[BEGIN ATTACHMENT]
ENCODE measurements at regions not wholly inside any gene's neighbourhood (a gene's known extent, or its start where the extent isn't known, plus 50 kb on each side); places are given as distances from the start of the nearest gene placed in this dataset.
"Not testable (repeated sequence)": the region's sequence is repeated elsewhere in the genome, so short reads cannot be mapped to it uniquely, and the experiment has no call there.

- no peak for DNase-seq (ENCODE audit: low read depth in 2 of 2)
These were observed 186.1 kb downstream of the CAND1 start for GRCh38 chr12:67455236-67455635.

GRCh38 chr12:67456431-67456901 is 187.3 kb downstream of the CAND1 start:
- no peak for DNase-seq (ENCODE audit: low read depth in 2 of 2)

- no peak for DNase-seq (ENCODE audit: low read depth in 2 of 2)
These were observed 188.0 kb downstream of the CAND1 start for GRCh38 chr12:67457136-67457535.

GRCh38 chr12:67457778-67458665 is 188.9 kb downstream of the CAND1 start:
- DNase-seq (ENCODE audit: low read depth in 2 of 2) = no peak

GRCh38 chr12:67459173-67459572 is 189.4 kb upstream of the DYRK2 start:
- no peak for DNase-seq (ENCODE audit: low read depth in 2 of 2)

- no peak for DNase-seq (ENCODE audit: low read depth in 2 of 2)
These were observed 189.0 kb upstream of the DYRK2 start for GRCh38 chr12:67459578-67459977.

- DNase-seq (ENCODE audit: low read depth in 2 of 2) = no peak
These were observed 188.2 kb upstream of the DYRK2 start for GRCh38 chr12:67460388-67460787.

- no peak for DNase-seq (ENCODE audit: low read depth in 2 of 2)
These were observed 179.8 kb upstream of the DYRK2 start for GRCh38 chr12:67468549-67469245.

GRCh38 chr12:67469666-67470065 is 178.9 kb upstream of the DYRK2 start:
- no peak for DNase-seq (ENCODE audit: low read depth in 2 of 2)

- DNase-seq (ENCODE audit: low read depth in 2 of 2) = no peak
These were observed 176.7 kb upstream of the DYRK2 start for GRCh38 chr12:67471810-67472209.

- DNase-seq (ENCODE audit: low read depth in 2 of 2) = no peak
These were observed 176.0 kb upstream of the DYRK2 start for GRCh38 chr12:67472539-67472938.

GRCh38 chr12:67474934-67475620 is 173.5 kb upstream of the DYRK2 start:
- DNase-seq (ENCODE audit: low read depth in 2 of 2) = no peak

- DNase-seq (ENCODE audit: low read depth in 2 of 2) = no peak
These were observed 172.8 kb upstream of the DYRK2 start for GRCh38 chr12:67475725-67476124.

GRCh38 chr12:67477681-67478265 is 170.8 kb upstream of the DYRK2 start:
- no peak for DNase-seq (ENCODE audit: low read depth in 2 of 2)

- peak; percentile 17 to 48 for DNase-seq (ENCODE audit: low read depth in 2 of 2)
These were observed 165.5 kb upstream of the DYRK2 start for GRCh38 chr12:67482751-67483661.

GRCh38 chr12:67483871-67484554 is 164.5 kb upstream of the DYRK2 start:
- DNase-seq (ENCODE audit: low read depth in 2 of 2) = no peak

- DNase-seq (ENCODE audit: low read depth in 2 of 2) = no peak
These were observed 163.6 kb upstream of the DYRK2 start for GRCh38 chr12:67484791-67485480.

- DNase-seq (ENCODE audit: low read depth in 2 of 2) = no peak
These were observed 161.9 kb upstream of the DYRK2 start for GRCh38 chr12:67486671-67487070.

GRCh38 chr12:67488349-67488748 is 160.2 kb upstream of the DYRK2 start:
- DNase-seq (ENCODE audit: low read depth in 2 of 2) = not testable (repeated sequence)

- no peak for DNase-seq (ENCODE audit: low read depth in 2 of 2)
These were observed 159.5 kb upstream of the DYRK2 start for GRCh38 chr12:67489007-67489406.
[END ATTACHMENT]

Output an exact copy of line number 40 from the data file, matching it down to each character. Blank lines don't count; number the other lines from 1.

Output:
- DNase-seq (ENCODE audit: low read depth in 2 of 2) = not testable (repeated sequence)